Games like Limbo and Inside have become quite popular, with their particular brand of dark and subtle storytelling (or obscure storytelling, if you’re a bit more cynically inclined) proving that you don’t always need big explosions and cinematic action to tell a good story. These games, plus the likes of Over The Moon’s The Fall and Thatgamecompany’s Journey, are thought-provoking and sometimes quite powerful, and Sand Sailor Studios’ Black The Fall is no different.
Developed via partnership with Square Enix’s Collective programme and a successful Kickstarter campaign, Black The Fall is a tale of oppression and revolution in a communist Soviet setting. As a disillusioned worker in the machine (the game doesn’t tell you this, you just infer it from context) you decide to break free and escape this life.
I won’t sugar coat it; the early stages of this game are filled with instant death scenarios. There are moments when I was convinced that the game wanted me to fail, in order to teach me how to proceed, and whether that was true or it was simply down to some questionable design early on, it caused a lot of frustration in that first hour or so. Luckily, pushing through that frustration yielded great results. There are some fantastic moments throughout Black The Fall, and its puzzles are both fiendish and strangely simple, so much so that you’ll often kick yourself once you work out the solution.
Now, it’s no coincidence that I mentioned Inside earlier. You see, Black The Fall is incredibly similar to Playdead’s recent hit. Not to the point of being one of those iOS clones that clutter the App Store, but there’s a real similarity to the way the game plays, feels and even looks – if you didn’t know better, you could be forgiven for thinking that this game is set in the same world as Inside. It even plays the same, with its mix of side-scrolling platforming and puzzles. This is a good thing, however, and there is plenty of quality in Sand Sailor Studios’ game to justify that similarity.
The setting has some astonishing vistas, and its internal, industrial scenes are darkly beautiful, if a little harrowing at times. The pallette is mainly greys and blacks, but once you see the outdoor areas the colours are much more varied, although they have a muted quality to them in order to keep to the overall darker tone and aesthetic of the game and its themes. There are enemies too, though they tend to be one of two main types: cameras with angry red sensors, and brutish, humanoid figures with the same angry red sensors on their faces, almost giving them a cyclops look. Being spotted by either will result in the same meeting with the business end of a high-calibre machine gun, obliterating our poor protagonist.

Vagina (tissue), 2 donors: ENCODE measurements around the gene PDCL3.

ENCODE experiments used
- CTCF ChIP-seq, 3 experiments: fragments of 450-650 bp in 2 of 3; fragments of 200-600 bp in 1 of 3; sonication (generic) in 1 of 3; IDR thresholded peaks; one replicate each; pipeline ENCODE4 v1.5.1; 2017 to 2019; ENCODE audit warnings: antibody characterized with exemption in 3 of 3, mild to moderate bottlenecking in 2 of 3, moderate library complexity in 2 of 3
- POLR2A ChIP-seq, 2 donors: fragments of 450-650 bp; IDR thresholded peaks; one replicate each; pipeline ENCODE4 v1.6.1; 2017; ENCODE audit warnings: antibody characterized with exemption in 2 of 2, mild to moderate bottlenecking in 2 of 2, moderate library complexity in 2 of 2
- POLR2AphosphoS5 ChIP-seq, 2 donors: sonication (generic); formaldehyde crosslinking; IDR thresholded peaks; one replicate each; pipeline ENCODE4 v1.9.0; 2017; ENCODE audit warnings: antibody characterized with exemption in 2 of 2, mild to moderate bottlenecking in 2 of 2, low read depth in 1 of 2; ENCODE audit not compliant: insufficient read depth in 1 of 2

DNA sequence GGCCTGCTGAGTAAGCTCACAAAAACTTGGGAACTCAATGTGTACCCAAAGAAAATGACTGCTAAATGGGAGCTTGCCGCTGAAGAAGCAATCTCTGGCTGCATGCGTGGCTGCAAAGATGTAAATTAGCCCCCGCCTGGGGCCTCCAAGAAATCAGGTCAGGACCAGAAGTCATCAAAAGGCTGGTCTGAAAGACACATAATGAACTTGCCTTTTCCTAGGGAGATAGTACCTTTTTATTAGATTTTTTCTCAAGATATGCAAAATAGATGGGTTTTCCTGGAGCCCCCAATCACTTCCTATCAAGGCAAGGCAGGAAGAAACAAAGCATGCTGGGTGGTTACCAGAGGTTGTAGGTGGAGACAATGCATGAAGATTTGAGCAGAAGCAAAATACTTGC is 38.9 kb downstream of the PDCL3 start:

Getting around these dangers comes through the use of a laser pointer, albeit a fancy one that can command certain people and machinery. Crucially, the pointer’s laser cannot issue commands through the sensors of your oppressors, as it will give away your position and you will once again see the fatal flashes of gunshots. This pointer is controlled via a cursor moved by the right analogue stick, which can be a little finicky when it requires pinpoint accuracy during moments of urgency, but it’s usually simple to use. Assuming you work out where its use is needed, of course.
Much like its inspiration, it should be noted that Black The Fall contains some quite horrifying imagery due to the themes it tackles. The Romanian development team took real events from their country’s communist history and reshaped them, telling a story of a society forced to adhere to outdated laws, and breaking those laws would result in barbaric punishments that often result in torture and death. The story here is told via the world around you, which is rarely nice to you, and features no dialogue whatsoever. There is a silent film quality to the game, but only in the lack of speech. The ambient sound is incredibly atmospheric; whether it’s conveying the dark and sometimes claustrophobic moments of sneaking through a dystopian industrial complex, or the moments of quiet beauty in some of the outdoor areas, it’s always of high quality. Indeed, there is one moment that relies entirely on sound, so headphones are almost a necessity.
Coming in at around three-and-a-half hours, Black The Fall is a brief experience, but in its miniseries-like length it only really outstays its welcome by about thirty to forty minutes. That said, more intelligent players than myself will probably cut down that time by finishing it quicker than I could. This does reinforce my earlier point, that the puzzles are often simpler than you first realise, and that if I can finish it, anyone can. So, if you’re not into puzzle-heavy games, don’t let that stop you from enjoying Black The Fall.
Actually, “enjoying” probably isn’t the right word. Fun is not on the menu here. But much like you don’t necessarily enjoy watching a film like Silence of the Lambs or Schindler’s List, you do gain something from the experience, and it’s that same feeling you’ll have when Black The Fall’s credits roll.
Too many instadeath scenarios early on